FORT MYERS, Fla. -- Hall of Famer Harmon Killebrew is taking in a little baseball as the next step in his treatment for esophageal cancer.
The 74-year-old Killebrew arrived at Minnesota Twins spring training this week for his annual stint as a guest instructor and spoke to reporters Thursday about his condition. Wearing a Twins uniform, Killebrew has lost some weight but looked healthy and was in good spirits.
He was greeted warmly by members of the team, including manager Ron Gardenhire and several players.
"It's great to be down here," Killebrew said. "It took me awhile to get down here, but Gardy said it was OK for me to report a little late."
Killebrew was diagnosed with cancer in December, but is pleased to be back in a clubhouse.
"I'm actually feeling great," he said. "It's kind of a long process. I started in December, and I'm still going through treatment."
Killebrew said doctors suggested he go to Florida so he could "focus on something else." He remains optimistic about his recovery.
With things apparently going well on that front, Killebrew left his home in Arizona to visit his old team in Fort Myers, a baseball diversion to lighten the load of a stressful experience.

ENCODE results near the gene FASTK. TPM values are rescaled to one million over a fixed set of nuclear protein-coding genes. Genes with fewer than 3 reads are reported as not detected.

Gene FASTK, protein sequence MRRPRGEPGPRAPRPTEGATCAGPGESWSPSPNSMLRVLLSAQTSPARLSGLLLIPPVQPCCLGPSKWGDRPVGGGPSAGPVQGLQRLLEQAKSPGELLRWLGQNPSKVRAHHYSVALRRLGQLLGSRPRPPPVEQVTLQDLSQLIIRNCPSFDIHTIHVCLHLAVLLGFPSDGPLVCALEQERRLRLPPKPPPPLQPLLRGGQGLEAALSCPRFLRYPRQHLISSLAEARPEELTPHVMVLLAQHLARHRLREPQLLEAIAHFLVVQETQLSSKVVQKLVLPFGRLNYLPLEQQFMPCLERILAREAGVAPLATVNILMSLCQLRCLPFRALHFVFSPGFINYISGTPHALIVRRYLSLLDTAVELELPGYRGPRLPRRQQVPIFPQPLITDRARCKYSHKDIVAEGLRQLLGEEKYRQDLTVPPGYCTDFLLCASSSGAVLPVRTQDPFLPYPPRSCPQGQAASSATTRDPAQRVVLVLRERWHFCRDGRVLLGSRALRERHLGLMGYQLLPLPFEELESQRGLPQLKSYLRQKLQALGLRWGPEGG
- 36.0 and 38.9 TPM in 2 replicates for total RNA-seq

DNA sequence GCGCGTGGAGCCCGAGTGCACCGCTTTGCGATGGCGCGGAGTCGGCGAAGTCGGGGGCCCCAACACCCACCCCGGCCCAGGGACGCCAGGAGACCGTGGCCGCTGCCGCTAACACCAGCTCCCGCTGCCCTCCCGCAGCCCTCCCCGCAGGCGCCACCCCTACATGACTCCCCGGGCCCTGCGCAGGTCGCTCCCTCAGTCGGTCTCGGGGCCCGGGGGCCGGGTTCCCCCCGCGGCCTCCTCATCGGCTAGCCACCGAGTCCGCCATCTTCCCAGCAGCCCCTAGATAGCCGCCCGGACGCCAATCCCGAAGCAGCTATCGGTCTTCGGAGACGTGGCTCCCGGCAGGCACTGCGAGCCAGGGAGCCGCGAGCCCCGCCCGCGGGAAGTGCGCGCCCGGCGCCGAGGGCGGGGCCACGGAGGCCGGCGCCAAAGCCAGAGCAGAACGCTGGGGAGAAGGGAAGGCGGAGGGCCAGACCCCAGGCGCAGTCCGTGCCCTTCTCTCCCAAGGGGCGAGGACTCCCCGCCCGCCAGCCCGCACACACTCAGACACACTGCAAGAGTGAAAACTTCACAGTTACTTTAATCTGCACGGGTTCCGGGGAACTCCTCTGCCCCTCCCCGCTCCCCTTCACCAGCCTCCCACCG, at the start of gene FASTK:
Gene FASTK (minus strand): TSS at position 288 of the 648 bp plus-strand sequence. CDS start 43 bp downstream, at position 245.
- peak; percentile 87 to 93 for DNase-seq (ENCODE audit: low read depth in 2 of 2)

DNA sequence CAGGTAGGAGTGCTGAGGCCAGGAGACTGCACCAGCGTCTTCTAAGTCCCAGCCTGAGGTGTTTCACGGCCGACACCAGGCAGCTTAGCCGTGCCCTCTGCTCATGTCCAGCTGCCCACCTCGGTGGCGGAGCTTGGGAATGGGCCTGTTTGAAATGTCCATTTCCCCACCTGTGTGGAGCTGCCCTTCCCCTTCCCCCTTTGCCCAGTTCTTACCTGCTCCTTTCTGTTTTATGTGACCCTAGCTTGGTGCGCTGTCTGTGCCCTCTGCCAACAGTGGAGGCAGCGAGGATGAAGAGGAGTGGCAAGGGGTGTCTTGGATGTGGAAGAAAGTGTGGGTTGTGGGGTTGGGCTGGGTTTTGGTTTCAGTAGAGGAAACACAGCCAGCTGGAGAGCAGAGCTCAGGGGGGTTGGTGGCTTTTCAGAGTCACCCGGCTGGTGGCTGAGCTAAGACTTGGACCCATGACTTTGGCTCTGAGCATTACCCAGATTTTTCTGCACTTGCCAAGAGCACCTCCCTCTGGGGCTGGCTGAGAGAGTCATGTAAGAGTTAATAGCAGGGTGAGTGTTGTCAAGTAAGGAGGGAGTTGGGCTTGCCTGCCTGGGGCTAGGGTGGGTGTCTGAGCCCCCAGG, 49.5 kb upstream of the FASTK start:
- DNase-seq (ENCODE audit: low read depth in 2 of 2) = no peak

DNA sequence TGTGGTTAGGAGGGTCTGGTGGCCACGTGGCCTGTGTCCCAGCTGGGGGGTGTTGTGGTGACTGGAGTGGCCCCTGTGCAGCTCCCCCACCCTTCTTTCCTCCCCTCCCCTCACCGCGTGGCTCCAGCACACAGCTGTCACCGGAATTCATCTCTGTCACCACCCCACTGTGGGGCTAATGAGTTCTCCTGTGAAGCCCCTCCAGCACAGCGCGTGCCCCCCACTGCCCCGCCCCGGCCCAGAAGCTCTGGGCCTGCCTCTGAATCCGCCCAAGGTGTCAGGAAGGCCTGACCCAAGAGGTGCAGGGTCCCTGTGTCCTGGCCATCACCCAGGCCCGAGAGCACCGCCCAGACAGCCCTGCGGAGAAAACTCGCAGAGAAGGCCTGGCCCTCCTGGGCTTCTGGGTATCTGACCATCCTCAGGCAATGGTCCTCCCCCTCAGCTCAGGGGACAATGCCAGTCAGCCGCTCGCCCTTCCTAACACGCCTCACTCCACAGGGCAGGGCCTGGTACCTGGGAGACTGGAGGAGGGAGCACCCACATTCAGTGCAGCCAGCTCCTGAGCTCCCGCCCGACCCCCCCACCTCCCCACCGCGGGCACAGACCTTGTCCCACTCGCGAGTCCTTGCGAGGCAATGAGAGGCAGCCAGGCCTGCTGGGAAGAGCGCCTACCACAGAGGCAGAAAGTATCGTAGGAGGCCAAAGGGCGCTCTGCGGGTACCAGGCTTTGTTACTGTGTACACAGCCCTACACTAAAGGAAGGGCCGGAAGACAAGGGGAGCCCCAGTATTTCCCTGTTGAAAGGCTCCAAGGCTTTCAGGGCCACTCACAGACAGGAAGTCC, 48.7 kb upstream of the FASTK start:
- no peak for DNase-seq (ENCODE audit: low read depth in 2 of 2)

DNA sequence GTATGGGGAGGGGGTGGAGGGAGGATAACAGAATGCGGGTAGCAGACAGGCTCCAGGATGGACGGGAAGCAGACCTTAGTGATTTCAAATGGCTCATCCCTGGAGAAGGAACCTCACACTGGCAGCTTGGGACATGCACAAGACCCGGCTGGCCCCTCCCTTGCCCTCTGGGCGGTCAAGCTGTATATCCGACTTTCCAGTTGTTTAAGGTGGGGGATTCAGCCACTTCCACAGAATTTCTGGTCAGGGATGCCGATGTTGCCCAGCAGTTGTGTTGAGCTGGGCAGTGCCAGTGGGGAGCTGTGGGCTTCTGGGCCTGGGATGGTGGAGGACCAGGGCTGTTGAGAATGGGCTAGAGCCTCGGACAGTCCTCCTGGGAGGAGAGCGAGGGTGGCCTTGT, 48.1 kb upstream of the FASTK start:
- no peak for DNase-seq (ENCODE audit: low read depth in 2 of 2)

"I think it's going to help me a lot. In fact, the doctors encouraged me to come," Killebrew said. "For me to focus on something else, I think will be a good thing. I lost a lot of weight, but I have gained a lot back. It's just a thing you have to go through."
He hit 573 home runs and made 11 All-Star appearances during his 22-year career spent mostly with the Washington Senators and Twins. He was inducted into the Hall of Fame in 1984 and was fifth on the career home run list when he retired in 1975 after one season with the Kansas City Royals.
Killebrew currently ranks 11th on the all-time homer list, and his eight seasons with 40 or more homers still is tied for second in league history to Babe Ruth.
"I'm very excited to have him here," Gardenhire said. "I respect him. I'm just happy that he's getting a chance to get down here and get away from home for a little bit. I'm excited."
Killebrew continues to receive letters and calls of prayer and support.
"When you go through something like this, you're not really sure of what to expect," he said. "The thing that's really been an effect on me is how many people have reached out to me.
"That's one thing I want to say is to thank all of the people who sent cards and letters and e-mails and all of the well-wishes. It's really been overwhelming and special. It sure helped me a lot."
That, and his wife, Nita.
"This is my job, trying to get well. That's what my whole day focuses on," he said. "I couldn't have done it without my wife. She's been my rock and my caretaker. She has done a tremendous job of trying to get me well."